As the trial for the Holy Land Foundation (HLF) continues, the mountain of evidence presented by prosecutors demonstrates, in detail, the existence of a grand Muslim Brotherhood network in the United States dating back to the 1960s. A segment of this network, the self-designated "Palestine Committee," sought to financially, politically, and morally support the efforts of HAMAS to destroy the "Zionist enemy."
One exhibit – the Palestine Committee's 1991 bylaws - reveals a web of key organizations tied to the Committee that were tasked with promoting HAMAS' agenda, each in a particular field. Six groups were listed, the most prominent being HLF, the Islamic Association for Palestine (IAP), and the United Association for Studies and Research (UASR).
What has so far gone unnoticed, though, is one last organization on this list that the Committee hoped to establish in the future. As stated in the bylaws, this organization would handle "issues relating to political work and foreign relations":
It is a committee which operates through the Association [IAP] for now. It is hoped that it will become an official organization for political work and its headquarters will be in Washington, God's willing. It represents the political aspect to support the cause politically on the American front.
An organization headquartered in Washington, DC, tasked with political activism, born out of the IAP? Maybe a vague reference at first glance, but growing evidence points to the identity of the mystery organization listed in the bylaws as the youngest in the family of HAMAS front groups founded on American soil.
Fast forward to July 30, 1994, just weeks after the Council on American Islamic Relations (CAIR) was founded. A Palestine Committee meeting agenda lists several issues to be discussed, including a review of the reports of the "working organizations." Listed among these organizations right beside HLF, IAP, and UASR – all members of the Palestine Committee as listed in the bylaws – is the word "CAIR."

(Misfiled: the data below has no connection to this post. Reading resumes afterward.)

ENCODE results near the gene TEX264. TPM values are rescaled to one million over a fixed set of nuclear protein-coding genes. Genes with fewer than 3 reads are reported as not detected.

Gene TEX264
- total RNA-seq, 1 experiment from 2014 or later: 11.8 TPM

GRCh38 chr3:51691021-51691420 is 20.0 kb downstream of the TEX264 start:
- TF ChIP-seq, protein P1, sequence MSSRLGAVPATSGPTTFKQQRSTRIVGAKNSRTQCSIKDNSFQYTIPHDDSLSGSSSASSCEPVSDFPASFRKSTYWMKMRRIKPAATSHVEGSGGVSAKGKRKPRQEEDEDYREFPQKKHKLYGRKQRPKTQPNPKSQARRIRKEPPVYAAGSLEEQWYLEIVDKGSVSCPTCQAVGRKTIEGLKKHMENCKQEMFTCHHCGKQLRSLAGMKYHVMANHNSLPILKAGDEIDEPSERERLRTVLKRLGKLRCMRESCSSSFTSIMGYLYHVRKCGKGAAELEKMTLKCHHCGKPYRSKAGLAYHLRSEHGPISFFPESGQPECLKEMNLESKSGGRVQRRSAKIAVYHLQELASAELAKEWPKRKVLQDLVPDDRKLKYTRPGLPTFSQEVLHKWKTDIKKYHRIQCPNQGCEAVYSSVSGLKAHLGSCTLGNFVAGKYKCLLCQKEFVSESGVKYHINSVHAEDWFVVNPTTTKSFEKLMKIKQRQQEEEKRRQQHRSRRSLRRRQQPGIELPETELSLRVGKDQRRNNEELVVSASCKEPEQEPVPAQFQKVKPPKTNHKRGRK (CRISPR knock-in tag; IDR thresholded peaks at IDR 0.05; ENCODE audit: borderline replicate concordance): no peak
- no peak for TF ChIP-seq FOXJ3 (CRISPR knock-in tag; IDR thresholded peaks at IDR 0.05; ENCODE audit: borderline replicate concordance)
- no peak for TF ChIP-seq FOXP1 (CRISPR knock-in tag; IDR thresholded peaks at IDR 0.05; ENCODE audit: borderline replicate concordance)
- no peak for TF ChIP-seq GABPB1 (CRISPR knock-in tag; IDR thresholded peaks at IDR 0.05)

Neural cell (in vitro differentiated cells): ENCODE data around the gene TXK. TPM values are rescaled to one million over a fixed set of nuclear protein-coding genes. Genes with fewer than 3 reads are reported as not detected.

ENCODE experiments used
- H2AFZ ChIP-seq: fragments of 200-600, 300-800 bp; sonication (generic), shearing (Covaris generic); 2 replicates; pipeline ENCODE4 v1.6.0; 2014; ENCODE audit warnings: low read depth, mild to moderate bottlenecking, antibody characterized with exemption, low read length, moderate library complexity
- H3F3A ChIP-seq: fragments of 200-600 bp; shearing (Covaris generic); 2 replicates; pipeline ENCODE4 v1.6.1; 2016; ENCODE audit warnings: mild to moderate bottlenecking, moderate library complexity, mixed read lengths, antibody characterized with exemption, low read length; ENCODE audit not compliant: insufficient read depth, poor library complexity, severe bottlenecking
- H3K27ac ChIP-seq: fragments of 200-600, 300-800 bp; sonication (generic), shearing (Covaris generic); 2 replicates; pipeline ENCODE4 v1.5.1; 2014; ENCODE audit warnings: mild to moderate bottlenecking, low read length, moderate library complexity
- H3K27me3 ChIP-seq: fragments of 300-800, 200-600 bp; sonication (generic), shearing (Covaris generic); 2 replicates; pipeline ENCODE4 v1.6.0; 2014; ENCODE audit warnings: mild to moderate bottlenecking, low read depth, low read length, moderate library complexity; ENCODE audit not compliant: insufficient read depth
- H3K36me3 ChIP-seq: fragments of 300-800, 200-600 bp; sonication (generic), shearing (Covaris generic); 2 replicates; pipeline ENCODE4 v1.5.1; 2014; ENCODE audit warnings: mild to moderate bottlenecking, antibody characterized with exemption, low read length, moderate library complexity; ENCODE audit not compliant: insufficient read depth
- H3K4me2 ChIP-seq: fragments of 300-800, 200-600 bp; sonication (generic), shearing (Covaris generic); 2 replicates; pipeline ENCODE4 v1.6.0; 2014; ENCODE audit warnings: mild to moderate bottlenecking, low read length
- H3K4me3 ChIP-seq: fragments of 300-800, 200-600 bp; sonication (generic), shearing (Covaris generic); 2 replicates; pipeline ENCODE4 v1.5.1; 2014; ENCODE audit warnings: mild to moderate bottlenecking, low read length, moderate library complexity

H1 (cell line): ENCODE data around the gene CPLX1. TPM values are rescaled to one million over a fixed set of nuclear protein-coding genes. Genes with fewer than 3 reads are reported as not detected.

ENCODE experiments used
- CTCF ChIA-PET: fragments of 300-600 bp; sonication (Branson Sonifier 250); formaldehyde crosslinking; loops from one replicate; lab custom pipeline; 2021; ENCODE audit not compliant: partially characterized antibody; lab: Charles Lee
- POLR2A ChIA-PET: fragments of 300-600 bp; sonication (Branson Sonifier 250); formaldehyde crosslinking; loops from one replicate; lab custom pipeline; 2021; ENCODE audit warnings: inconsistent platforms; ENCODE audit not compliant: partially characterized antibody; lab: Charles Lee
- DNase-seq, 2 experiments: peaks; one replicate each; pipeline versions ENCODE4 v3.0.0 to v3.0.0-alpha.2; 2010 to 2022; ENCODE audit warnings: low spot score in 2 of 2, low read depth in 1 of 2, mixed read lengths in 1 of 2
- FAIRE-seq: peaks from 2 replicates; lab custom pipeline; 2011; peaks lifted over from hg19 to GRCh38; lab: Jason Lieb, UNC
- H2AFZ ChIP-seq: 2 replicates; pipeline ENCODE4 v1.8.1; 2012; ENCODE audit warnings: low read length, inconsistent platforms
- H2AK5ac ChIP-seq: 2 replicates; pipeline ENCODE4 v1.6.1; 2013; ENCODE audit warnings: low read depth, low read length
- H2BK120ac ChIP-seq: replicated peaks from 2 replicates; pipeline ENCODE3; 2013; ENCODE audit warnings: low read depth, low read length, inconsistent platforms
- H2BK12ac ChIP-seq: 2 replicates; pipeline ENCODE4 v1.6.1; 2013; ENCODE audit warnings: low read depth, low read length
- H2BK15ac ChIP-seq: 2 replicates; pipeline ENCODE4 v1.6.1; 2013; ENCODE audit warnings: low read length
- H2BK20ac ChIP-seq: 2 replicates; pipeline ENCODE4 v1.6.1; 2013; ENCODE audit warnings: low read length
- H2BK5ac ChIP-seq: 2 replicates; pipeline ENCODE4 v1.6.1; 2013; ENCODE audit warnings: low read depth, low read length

The same CAIR that is headquartered in Washington, and whose co-founders - executive director Nihad Awad and chairman emeritus Omar Ahmad - served as president and public relations director, respectively, of the IAP.
Add to that recently-released evidence that both Ahmad and Awad were present at a 1993 meeting in Philadelphia attended by two-dozen HAMAS members and supporters. According to an FBI analysis and transcripts of wiretapped conversations, they spent three days discussing the most effective approach to derail the Oslo Accords, a peace deal with the potential to end the decades-old conflict between Israelis and Palestinians.
This latest document tying CAIR to HAMAS is just one more piece of the puzzle, and it raises serious questions about the organization's political agenda in the United States. Should an organization listed on Muslim Brotherhood documents, with leaders directly tied to the movement, really escape scrutiny and be accepted as the "mainstream" voice of an entire community? Or should the American public and political establishment take another look?